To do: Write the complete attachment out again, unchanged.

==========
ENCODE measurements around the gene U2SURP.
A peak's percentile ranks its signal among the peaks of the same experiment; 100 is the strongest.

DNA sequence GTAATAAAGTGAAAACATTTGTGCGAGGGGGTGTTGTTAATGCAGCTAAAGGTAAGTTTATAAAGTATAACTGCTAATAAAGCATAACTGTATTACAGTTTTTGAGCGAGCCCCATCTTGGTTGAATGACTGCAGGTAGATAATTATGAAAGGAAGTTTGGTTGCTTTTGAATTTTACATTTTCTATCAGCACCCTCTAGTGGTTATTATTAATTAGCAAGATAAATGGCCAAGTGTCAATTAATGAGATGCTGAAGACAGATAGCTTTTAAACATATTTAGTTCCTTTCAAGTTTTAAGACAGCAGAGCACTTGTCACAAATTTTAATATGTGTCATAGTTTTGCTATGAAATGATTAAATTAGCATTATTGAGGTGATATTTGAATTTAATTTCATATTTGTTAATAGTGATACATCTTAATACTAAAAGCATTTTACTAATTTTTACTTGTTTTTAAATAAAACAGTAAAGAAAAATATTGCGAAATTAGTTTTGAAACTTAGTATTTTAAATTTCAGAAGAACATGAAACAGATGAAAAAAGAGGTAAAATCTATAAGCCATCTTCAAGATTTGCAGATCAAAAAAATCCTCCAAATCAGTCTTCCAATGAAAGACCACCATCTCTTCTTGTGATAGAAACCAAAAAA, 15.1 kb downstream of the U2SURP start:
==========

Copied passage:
ENCODE measurements around the gene U2SURP.
A peak's percentile ranks its signal among the peaks of the same experiment; 100 is the strongest.

DNA sequence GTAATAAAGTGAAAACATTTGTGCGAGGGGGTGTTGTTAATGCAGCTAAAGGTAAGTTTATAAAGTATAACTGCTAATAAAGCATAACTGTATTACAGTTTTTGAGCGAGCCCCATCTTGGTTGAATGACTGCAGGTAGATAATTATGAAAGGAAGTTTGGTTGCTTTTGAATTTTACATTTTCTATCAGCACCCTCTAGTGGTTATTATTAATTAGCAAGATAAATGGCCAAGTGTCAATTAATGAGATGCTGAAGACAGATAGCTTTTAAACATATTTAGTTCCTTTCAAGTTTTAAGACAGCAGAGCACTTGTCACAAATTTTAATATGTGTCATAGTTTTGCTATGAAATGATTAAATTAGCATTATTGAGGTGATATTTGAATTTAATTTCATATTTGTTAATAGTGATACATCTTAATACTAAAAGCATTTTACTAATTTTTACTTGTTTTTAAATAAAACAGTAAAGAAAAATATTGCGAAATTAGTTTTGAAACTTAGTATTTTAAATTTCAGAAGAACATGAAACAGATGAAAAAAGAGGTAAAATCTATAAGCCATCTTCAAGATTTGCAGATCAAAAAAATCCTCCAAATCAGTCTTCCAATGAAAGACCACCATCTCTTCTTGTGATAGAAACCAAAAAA, 15.1 kb downstream of the U2SURP start: